Column: Stilted, awkward debate yields few useful answers about Democratic candidates

The three remaining nominees vying for the Democratic presidential nomination met Saturday night in Des Moines, Iowa, for their second official debate, which aired on CBS. Although the focus was initially to be domestic policy, organizers shifted that focus to foreign policy in wake of the attacks in Paris, much to the dismay of Sen. Bernie Sanders’ campaign, as Sanders’ passion is in domestic issues, while the leading Democrat, former Secretary of State Hillary Clinton, has much experience in foreign policy. Often forgotten, former Maryland governor Martin O’Malley joined the duo to round out the field. Underdogs Jim Webb and Lincoln Chafee had dropped out of the race since the first debate.

The debate opened with candidates offering statements on the Paris attacks and a series of questions on foreign policy. Admittedly, maintaining a balance between asserting one’s credentials to be commander-in-chief while remaining reverent to a recent tragedy is a fine line … no candidate showed excessive zeal, and the debate began on a mellowed tone, in stark contrast to Republican debates. The audience was virtually silent for the first segment, also apparently wanting to show respect.

Eventually, the debate became somewhat more lively, aided by a one-liner from Governor O’Malley in which he referred to Donald Trump as an “immigrant bashing carnival barker” before chastising Trump’s plan to deport some 11 million illegal immigrants, arguing that the symbol of America is the Statue of Liberty, not a barbed wire fence. It was one of few good moments for O’Malley, who was largely the third wheel on the stage, given his low poll numbers in comparison to Clinton and Sanders. Several times, he sought to interject his opinion in a dialogue between the aforementioned frontrunners, but was rebuffed by the moderator, John Dickerson. However, the sheer fact that O’Malley was on stage improved his stature, and likely aided his campaign.

For Sanders, it was an okay night. His message on domestic policy resonates with groups whose political efficacy historically lags, especially young people. To that end, he articulated his belief that public college should be free, the minimum wage should be $15 per hour, and that America should move to a single-payer European style healthcare system. Pressed for specifics on how to pay for such expensive proposals, he was vague other than the standard “make the rich pay their fair share” comment. He would not give a specific number on how much he would increase taxes on the wealthiest Americans, except to say it would be lower than 90%, which was the highest tax bracket under Republican President Dwight Eisenhower in the 1950s; “I’m not that much of a socialist compared to Eisenhower,” he quipped. Sanders was significantly less articulate on foreign policy, except to note time and again how he opposed the Iraq War from the start, unlike Hillary Clinton, who has admitted that she made a mistake in voting for the authorization for use of military force in the Senate.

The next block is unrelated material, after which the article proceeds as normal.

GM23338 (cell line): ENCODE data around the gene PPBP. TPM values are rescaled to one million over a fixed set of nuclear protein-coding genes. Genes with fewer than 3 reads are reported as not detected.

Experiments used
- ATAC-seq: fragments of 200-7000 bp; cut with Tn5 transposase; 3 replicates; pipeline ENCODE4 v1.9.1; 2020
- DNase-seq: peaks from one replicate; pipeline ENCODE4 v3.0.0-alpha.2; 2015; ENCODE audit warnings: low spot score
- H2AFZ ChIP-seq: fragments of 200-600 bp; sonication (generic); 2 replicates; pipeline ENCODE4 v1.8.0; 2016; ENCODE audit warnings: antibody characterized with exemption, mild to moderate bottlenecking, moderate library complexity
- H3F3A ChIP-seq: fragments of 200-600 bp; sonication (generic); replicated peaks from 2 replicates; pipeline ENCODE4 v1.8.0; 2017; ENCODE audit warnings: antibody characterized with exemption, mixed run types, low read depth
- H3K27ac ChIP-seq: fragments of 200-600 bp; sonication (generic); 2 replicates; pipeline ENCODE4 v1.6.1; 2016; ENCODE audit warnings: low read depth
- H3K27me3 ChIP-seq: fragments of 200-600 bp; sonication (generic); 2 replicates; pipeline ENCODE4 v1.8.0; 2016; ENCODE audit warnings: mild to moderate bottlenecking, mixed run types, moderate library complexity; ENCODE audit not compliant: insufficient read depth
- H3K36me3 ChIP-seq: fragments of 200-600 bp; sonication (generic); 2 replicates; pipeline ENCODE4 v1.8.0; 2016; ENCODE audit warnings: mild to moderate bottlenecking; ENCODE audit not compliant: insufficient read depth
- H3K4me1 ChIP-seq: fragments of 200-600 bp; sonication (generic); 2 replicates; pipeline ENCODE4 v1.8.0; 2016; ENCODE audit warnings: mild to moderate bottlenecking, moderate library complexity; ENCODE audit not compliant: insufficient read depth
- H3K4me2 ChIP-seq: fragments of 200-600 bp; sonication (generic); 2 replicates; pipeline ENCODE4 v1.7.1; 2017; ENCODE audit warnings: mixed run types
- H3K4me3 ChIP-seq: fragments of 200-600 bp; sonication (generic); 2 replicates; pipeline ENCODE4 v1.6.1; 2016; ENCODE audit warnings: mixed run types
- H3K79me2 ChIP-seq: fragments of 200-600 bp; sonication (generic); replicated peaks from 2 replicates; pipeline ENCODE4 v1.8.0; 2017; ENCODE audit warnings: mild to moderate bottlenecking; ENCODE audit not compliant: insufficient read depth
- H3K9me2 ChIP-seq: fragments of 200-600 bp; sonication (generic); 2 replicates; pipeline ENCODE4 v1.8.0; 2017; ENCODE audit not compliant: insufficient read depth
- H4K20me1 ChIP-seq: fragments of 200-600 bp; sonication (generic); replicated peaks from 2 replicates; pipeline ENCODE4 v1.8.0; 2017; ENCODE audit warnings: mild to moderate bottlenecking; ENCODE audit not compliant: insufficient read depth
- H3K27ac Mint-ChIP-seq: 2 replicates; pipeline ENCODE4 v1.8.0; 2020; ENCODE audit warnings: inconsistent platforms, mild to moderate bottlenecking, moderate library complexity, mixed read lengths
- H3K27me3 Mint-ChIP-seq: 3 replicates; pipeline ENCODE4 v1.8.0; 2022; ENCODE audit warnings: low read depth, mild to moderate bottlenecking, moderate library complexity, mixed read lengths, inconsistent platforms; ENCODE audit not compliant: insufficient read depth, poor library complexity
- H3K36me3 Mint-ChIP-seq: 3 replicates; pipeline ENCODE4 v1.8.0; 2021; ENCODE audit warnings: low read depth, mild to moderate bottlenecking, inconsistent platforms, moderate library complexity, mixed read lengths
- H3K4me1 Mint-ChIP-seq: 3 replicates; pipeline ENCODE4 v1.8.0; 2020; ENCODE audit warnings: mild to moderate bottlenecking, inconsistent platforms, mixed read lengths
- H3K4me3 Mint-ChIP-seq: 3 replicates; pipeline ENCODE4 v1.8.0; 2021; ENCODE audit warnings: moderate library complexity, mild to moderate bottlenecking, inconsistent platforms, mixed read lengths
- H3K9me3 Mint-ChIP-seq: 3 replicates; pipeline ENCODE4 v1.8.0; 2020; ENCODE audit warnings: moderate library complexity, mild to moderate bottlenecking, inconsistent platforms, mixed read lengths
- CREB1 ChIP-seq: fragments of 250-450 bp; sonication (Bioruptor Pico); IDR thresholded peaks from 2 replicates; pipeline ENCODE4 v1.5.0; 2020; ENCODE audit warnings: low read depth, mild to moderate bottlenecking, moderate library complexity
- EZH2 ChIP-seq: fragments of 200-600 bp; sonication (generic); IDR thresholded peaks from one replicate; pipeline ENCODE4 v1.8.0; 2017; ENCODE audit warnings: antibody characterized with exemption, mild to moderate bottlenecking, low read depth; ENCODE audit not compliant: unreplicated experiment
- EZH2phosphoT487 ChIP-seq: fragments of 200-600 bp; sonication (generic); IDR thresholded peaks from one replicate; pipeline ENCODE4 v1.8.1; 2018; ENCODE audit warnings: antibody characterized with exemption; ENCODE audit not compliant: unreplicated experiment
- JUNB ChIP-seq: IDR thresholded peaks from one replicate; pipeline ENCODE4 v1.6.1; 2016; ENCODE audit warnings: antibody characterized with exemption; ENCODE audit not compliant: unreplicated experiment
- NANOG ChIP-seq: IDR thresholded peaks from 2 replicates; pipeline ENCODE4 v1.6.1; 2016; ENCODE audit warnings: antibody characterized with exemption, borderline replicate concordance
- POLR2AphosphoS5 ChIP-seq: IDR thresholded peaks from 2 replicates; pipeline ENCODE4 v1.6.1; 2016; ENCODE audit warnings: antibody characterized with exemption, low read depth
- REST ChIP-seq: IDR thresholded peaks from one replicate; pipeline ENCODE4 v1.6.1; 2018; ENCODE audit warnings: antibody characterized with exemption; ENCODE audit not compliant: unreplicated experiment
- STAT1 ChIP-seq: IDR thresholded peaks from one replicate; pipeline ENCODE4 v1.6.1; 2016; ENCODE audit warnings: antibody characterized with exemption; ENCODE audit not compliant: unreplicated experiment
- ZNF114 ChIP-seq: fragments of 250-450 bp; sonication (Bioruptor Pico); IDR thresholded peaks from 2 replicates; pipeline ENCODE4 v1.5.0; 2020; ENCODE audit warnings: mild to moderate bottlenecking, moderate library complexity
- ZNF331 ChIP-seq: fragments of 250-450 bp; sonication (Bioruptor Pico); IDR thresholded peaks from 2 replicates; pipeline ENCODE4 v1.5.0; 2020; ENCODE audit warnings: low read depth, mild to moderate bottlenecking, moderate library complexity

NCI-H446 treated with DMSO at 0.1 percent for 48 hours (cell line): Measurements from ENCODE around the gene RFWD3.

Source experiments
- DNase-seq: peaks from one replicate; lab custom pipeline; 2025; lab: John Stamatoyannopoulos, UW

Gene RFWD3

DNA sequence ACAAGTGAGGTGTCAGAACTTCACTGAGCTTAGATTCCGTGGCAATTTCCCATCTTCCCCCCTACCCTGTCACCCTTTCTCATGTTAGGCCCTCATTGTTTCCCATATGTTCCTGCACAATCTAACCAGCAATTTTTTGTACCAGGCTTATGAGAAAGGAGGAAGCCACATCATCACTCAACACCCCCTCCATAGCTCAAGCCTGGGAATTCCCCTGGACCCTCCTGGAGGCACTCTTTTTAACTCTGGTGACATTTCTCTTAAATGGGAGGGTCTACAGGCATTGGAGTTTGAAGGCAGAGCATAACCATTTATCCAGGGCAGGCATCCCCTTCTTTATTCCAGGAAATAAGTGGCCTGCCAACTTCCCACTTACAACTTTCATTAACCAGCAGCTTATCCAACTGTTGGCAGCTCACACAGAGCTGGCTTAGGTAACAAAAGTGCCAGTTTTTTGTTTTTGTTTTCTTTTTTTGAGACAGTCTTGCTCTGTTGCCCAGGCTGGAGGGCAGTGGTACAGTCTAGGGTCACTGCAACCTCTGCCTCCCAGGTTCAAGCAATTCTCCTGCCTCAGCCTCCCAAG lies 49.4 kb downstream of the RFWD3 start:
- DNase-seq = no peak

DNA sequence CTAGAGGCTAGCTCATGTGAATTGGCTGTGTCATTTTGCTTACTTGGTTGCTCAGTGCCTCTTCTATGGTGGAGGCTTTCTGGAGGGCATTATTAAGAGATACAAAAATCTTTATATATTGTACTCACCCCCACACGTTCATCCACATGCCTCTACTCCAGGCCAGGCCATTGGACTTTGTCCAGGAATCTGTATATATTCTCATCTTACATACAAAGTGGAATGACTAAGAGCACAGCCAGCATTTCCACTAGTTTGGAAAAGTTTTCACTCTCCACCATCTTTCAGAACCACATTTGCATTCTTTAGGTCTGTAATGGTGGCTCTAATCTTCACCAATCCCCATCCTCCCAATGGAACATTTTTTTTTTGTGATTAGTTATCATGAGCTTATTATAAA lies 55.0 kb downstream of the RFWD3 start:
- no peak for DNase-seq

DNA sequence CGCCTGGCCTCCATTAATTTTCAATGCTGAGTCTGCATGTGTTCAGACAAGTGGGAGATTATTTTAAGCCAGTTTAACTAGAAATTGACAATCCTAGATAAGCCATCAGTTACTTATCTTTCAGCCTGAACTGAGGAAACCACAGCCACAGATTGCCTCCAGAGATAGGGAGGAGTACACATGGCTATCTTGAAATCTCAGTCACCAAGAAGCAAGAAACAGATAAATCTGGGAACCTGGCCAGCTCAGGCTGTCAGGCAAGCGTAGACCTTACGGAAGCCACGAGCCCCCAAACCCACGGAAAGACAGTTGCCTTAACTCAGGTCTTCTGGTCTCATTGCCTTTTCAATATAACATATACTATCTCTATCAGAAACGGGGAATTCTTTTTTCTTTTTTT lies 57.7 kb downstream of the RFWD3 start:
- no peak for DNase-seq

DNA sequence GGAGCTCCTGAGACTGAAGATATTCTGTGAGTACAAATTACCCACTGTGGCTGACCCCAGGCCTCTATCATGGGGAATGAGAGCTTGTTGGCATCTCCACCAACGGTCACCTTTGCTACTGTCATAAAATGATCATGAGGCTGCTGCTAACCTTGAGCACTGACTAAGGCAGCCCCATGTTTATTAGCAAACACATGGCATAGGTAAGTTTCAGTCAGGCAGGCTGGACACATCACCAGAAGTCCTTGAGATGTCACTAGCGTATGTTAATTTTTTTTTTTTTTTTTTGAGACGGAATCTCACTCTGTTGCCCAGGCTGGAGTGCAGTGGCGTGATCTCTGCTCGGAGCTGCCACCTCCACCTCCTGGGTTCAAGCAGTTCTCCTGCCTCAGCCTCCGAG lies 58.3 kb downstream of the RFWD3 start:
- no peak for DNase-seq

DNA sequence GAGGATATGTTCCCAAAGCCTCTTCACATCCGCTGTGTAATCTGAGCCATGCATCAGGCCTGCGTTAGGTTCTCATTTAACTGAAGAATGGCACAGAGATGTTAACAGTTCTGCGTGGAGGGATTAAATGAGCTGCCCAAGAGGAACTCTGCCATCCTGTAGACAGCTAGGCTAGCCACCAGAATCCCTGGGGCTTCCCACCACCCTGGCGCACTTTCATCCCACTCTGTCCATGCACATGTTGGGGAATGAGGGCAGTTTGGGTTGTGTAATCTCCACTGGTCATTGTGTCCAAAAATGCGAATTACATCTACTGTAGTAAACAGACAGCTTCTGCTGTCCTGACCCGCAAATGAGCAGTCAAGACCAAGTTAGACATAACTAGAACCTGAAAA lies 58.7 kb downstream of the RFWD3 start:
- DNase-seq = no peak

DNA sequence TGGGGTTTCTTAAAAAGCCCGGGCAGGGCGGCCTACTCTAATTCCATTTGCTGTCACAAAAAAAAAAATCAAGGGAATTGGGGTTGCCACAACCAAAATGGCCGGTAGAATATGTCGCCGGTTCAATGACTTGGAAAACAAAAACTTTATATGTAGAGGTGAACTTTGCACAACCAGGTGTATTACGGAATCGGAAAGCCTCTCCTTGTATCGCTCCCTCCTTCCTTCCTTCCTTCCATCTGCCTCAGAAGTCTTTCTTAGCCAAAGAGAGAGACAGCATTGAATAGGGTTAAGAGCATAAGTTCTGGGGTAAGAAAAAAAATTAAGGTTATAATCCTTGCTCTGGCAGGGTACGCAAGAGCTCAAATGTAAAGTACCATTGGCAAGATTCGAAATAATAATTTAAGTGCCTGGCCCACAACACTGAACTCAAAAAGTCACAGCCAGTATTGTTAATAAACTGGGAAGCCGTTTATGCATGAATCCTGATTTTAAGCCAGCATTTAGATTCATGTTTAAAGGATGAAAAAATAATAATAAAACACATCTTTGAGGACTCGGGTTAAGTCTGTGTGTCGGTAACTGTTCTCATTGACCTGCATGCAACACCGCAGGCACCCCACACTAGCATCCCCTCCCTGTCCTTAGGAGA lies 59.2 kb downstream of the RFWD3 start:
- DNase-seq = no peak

Clinton offered the most polished performance of any candidate on the stage, but some of her arguments were patently ridiculous. Although she admitted she made a mistake in voting for the authorization for use of military force (AUMF) in Iraq, she also commented she thinks that congressional action authorizes the President to take unilateral action in Syria to combat the Islamic State (ISIS). That was one of two major incongruous arguments. The other was when she defended her receipt of major campaign donations from Wall Street by suggesting that because Manhattan -- where Wall Street is -- was attacked on 9/11 and she spent a lot of time helping to rebuild that area, donations from Wall Street were a “way to rebuke the terrorists who attacked our country.” Social media exploded with harsh (and deserved) criticism from conservatives and liberals alike; this comment will almost certainly appear in a campaign ad, probably mashed up with an (admittedly out of context) soundbite of her saying “What difference does it make?” in regards to who was responsible for the Benghazi attacks during a Senate hearing. Whether such an ad can decimate a general election campaign remains to be seen -- Clinton is obviously a shrewd politician, as evidenced by her disingenuous but potentially damaging attacks on Republican candidates wherein she asserted Republicans believe all Muslims are responsible for terrorist attacks like 9/11 and like the one in Paris this past weekend. On the plus side, she did make an impassioned argument to make healthcare more affordable when she argued that Medicare should have the power to negotiate for better prices on prescription drugs, which certainly seems to be a valid point.

Overall, the debate is unlikely to significantly change the landscape of the Democratic Primary; Hillary Clinton won by not losing, Bernie Sanders lost by not winning, and Martin O’Malley won by being on the same stage as those two. The Iowa caucuses are in two months.

--Benjamin Pontz, Editor-In-Chief

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